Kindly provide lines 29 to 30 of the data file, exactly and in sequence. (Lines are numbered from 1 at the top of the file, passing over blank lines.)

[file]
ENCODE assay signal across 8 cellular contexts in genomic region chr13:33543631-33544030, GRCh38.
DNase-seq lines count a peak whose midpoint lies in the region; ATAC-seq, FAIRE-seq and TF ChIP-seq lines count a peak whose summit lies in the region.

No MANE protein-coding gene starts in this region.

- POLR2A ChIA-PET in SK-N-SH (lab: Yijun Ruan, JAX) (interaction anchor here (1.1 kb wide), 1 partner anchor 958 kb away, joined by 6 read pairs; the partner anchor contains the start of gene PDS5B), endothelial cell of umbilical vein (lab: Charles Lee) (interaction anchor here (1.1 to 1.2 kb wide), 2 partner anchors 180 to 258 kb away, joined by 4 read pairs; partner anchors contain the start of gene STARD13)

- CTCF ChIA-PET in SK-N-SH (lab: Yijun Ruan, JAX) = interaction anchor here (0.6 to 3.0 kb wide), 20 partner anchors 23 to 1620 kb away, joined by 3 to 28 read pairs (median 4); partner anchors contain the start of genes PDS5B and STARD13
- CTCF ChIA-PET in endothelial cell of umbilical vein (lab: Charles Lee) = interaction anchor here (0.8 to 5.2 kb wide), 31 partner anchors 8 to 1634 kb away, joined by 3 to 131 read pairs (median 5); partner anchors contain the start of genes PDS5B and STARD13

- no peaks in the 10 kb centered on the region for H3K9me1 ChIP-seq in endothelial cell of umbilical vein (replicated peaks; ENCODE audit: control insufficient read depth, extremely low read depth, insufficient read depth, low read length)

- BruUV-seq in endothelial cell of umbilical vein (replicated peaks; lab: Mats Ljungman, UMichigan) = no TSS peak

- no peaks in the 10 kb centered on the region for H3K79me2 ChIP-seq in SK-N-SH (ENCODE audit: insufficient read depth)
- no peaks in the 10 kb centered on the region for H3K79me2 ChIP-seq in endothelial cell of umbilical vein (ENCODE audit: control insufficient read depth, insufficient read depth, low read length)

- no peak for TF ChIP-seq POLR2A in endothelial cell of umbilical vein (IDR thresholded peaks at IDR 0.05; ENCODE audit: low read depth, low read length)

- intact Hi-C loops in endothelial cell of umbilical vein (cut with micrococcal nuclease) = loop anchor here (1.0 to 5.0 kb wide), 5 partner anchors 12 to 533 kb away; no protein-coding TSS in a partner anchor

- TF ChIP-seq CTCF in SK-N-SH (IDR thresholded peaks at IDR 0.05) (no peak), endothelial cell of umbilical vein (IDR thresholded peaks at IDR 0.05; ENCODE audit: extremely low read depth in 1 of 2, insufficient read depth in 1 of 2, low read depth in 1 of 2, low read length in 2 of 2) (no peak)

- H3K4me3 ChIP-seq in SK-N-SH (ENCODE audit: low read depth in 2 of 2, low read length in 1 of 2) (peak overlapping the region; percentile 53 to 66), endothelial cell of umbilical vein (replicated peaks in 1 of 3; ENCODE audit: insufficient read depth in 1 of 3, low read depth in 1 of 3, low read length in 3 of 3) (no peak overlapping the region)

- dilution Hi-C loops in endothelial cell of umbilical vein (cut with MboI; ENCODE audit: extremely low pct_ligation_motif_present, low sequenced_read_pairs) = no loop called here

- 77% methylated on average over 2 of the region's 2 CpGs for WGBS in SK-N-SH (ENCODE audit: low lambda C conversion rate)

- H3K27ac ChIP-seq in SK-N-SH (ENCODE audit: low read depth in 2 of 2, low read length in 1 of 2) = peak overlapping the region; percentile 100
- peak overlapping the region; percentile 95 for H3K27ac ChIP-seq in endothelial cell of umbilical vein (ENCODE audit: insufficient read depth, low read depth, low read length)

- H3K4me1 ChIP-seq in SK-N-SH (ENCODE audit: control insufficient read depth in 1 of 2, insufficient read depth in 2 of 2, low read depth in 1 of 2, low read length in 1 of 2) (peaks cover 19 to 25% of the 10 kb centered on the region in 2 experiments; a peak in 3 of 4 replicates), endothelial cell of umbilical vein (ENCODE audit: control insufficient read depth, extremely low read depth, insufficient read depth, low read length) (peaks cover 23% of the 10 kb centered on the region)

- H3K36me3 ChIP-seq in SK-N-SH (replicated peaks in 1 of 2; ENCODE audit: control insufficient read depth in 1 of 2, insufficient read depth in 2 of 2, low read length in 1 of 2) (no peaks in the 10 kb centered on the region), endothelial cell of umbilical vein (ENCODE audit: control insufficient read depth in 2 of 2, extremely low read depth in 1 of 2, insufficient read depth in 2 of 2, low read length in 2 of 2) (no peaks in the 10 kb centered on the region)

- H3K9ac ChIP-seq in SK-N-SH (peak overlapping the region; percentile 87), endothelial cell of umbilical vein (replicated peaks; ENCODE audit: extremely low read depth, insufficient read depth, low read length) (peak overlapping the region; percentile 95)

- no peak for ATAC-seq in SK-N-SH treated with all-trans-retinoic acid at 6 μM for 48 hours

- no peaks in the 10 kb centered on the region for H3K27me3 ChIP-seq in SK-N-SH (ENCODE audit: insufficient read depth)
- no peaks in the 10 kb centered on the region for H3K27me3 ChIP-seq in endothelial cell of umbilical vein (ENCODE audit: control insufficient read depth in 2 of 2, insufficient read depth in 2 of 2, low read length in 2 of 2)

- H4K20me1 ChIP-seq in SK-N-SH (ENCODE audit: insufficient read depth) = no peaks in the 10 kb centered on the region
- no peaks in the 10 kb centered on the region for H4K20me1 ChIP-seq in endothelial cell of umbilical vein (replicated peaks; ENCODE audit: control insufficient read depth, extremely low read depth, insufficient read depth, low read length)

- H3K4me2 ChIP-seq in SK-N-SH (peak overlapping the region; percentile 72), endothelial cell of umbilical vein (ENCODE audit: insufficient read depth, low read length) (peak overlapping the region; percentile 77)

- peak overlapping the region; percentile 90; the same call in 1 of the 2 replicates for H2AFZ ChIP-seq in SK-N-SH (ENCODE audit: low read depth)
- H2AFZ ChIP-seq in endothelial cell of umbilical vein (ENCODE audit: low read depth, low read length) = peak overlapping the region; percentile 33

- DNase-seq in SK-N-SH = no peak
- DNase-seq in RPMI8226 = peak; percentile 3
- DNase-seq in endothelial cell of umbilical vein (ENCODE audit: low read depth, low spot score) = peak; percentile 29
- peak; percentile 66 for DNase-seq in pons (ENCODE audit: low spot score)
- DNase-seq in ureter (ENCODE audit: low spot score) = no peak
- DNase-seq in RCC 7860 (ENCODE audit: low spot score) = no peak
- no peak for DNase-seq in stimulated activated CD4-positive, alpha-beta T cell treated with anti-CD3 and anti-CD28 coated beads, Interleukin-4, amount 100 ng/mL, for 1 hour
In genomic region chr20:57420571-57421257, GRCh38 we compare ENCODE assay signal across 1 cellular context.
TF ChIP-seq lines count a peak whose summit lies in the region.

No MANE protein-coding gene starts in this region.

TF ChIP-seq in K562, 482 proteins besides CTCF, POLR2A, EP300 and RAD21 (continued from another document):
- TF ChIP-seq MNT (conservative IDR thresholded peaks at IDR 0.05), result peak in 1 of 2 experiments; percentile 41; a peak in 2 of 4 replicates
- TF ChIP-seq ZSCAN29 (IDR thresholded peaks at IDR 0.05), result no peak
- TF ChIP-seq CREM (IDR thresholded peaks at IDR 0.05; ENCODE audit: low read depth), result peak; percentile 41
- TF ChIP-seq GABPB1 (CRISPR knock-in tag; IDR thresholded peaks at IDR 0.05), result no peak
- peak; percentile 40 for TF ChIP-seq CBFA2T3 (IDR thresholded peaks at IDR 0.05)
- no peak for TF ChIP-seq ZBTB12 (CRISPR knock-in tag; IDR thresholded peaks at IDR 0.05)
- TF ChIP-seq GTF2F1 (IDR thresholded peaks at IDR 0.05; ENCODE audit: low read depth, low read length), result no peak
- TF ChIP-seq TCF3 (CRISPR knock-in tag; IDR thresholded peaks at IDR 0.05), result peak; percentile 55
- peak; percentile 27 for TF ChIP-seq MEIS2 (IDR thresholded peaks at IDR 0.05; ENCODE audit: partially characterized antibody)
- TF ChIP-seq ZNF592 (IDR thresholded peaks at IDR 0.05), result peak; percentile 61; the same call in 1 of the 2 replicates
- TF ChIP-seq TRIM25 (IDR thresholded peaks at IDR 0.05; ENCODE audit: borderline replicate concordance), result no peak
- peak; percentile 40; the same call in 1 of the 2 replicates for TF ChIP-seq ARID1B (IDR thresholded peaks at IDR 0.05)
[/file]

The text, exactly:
- H2AFZ ChIP-seq in endothelial cell of umbilical vein (ENCODE audit: low read depth, low read length) = peak overlapping the region; percentile 33

- DNase-seq in SK-N-SH = no peak